3. Steven Spielberg is “on board” to film an adaptation of Ready Player One.

4. An article on an 1871 expedition that helped decide the location of the Panama Canal.

Ugandan fishing boats

5. In East Africa, too many fishermen are chasing too few fish in Lake Victoria: “In the 1970s there were 50,000 fishermen and 12,000 fishing boats on Lake Victoria. Today, according to the Lake Victoria Fisheries Organisation (LVFO), the body charged by the East African Community with safeguarding the lake’s future, over 200,000 people fish from 60,000 boats, with more than 2,000 new vessels appearing on the lake every year.”

6. In 1902, Jack London decided to check out the working class slums of the East End of London, England. What he found he described as “a vast shambles,” a “human hellhole,” and “a huge killing-machine.” The book that London wrote about his experience — The People of the Abyss — appeared in 1903. Michael Caines has reviewed the book for the TLS. (H/T: 3 Quarks Daily.)

Crater lake oregon

Crater Lake, Oregon. This is not a radioactive lake. But the Chagan Lake is also a crater lake.

7. About American and Soviet attempts to use nuclear weapons for peaceful projects, like building reservoirs:

In the 1960s and 1970s, the United States attempted to improve the image of nuclear bombs by using them for public works. This went about as poorly as you’d suspect.

It was called Operation Plowshare. Nuclear bombs were tested to see if they could excavate large caverns inside mountains, produce steam power, or clear rough terrain to make highways. The vast amount of radiation, and the fact that underground caves would stay boiling hot for months after the explosion, made excavation impracticable. When the government tried boiling underground water for steam power, they got steam, but they didn’t always have a good way to channel it. Random patches of the ground nearby would explode outward, venting radioactive steam.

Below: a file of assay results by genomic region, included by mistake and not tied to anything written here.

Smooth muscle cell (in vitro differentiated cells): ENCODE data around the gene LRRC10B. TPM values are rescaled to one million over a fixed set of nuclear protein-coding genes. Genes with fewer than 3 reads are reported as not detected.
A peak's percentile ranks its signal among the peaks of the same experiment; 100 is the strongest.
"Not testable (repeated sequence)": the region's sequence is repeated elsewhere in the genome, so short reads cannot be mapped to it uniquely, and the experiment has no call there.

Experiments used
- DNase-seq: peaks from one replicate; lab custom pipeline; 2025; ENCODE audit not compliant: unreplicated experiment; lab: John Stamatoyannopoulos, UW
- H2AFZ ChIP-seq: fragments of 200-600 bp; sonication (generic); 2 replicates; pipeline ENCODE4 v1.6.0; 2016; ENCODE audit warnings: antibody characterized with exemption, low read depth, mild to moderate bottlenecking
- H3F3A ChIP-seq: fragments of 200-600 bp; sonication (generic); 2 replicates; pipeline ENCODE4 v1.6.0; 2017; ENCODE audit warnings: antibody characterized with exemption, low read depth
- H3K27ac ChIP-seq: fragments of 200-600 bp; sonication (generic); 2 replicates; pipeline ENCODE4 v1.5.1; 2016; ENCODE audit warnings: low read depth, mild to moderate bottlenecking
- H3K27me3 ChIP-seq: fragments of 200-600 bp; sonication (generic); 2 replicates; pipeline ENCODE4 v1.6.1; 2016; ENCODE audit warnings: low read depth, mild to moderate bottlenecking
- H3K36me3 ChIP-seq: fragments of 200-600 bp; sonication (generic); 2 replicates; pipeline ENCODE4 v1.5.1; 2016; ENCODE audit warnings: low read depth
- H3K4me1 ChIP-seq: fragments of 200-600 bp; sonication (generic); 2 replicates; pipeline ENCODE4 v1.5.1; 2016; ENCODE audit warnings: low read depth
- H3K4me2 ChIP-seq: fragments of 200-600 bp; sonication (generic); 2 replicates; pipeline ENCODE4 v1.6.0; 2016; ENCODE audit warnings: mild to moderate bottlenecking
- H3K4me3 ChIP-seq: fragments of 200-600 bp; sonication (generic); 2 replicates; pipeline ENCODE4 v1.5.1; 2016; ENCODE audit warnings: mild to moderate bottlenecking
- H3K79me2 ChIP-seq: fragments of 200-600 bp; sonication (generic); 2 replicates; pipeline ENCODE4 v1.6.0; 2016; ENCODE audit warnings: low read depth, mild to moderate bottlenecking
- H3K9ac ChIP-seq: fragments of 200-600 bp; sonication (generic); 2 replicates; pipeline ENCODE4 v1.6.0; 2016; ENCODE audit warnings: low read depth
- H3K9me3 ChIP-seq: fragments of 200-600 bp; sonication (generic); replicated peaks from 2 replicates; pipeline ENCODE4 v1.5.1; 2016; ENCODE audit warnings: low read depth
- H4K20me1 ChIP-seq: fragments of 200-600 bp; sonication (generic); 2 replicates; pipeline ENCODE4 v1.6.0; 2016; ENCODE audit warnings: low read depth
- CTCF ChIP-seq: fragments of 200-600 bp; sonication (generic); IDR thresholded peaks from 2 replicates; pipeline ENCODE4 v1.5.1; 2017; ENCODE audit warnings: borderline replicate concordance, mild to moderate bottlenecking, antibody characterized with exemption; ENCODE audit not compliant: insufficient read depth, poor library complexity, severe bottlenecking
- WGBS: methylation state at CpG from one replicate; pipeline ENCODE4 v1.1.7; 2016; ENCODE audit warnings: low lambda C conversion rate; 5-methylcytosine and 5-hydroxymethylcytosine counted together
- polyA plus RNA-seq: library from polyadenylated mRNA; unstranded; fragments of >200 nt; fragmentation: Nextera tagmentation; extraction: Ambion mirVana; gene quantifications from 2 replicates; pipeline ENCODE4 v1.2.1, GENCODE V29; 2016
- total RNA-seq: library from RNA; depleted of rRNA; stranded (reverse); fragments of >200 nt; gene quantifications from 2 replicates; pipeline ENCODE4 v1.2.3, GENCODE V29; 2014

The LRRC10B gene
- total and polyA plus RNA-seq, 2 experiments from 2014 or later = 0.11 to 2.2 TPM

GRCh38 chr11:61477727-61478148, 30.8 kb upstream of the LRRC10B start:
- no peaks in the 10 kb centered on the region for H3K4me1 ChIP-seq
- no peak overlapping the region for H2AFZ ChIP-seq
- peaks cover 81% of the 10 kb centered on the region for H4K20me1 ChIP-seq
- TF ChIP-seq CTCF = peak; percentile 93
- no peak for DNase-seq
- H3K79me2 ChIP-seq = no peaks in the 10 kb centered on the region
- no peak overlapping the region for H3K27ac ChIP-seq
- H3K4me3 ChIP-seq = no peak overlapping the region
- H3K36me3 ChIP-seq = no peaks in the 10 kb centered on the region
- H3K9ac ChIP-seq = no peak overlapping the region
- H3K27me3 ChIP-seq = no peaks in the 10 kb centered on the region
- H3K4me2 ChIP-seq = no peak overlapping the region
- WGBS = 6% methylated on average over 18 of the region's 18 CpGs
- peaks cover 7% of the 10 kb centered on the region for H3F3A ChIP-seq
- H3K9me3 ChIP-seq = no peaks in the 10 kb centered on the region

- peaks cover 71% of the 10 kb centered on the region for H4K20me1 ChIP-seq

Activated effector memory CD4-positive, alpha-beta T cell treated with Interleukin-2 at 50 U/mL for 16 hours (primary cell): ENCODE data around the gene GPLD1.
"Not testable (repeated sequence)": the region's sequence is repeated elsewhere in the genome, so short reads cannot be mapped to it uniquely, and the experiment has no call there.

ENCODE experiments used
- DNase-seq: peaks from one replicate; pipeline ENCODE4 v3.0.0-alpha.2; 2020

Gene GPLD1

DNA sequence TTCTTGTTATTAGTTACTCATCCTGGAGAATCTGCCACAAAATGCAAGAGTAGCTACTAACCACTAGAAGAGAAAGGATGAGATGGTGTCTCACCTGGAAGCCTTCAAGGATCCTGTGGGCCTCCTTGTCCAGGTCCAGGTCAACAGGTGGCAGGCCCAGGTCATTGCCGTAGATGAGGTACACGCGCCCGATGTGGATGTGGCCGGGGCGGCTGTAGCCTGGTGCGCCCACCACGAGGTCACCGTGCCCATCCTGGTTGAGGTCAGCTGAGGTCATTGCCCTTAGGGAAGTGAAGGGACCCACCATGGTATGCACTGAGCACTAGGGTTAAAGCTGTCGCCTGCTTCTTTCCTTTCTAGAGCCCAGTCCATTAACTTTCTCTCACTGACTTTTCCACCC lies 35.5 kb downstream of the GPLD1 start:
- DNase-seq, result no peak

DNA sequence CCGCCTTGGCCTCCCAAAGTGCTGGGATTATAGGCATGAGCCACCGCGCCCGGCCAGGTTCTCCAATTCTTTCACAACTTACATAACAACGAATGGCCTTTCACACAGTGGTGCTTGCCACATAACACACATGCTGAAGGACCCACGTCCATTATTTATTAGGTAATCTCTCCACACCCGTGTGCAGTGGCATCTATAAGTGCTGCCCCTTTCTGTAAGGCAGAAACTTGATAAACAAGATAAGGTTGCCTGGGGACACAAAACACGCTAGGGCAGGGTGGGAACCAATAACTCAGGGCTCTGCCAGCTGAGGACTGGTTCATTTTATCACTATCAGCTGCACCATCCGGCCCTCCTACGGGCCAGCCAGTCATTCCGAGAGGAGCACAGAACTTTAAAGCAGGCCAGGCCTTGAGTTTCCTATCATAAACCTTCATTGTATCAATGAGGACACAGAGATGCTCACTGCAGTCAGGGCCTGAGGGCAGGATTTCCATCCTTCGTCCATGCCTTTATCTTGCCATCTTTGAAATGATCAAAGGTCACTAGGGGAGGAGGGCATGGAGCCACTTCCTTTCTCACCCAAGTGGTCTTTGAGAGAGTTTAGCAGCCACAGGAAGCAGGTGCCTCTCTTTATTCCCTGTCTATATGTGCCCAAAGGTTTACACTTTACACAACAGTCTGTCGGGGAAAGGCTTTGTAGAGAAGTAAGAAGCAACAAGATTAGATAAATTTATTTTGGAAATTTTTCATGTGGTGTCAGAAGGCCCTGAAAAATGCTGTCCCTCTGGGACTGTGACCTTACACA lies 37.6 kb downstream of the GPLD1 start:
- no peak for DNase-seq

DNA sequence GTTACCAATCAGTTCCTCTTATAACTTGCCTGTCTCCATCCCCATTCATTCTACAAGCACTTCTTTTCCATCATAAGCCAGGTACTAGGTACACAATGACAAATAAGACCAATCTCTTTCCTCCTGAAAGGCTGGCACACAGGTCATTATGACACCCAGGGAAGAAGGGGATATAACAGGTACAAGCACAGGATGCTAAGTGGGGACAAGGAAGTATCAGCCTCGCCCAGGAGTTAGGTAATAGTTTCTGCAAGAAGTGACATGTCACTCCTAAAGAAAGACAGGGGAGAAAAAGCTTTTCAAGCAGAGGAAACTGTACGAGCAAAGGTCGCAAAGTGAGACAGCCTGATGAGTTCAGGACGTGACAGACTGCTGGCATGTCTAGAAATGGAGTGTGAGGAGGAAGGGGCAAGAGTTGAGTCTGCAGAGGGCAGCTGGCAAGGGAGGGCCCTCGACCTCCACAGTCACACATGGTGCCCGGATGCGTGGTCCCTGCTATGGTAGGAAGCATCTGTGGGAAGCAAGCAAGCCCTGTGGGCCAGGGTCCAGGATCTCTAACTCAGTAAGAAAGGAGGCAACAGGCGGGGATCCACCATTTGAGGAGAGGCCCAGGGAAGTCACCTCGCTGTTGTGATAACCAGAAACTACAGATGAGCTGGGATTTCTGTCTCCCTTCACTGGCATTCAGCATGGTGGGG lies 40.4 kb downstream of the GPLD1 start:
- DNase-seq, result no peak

The Soviet Union was thinking along the same lines as the United States. They designated a nuclear testing site (without regard for nearby cities full of people, of course) and tested various aspects of nuclear bomb. They bombed the Chagan river, for example, as a way of testing whether nuclear bombs would be a good way to make reservoirs. They got a lake, all right, but it was an irradiated lake that is still not safe to swim in.

8. Alice Kaplan on contemporary treatments and evaluations of Albert Camus.
(H/T: 3 Quarks Daily.)

9. I think the current (sixth) season of Archer is pretty good — if nothing else, a marked improvement over the somehow strained and largely forgettable fifth season.

10. The Americans continues to be excellent. The pacing, between episodes and even more so within episodes, has been weird — in part, I think, to keep viewers off balance. (I seem to recall The Sopranos doing something similar much of the time.) A few weeks ago, the lead characters watched as one of their allies executed an enemy agent by dousing him in gasoline and setting him on fire — and I remember thinking that the camera stayed on the burning man for several seconds longer than would have been the case in most US TV shows. It was intense, especially for basic cable. I for one applaud the showrunners for being willing to take risks.

~ ~ ~

Programming Note: blogging will be light for the next month or so.

Image Credits: (1) View of Tataouine, Tunisia, by night. Photo by Averater, December 2012, and used under a CC BY-SA 3.0 license, via Wikimedia Commons. (2) Fishing boats at Ggaba Landing Site, Lake Victoria, Uganda. Photo by sarahemcc, August 2006, used under a CC BY 2.0 license, via Flickr and Wikimedia Commons. (3) Crater Lake, Oregon. Zainubrazvi, July 2006, and used under a CC BY-SA 3.0 license, via Wikimedia Commons.

Posted by: Patrick Allen Foster | March 30, 2015

Random Art Blogging, van Gogh Edition

Vincent Willem van Gogh 113

Vincent van Gogh, Souvenir de Mauve, 1888.

Today is Vincent van Gogh’s birthday! He was born on today’s date in 1853.

Source: Wikimedia Commons.

Older Posts »



Get every new post delivered to your Inbox.

Join 193 other followers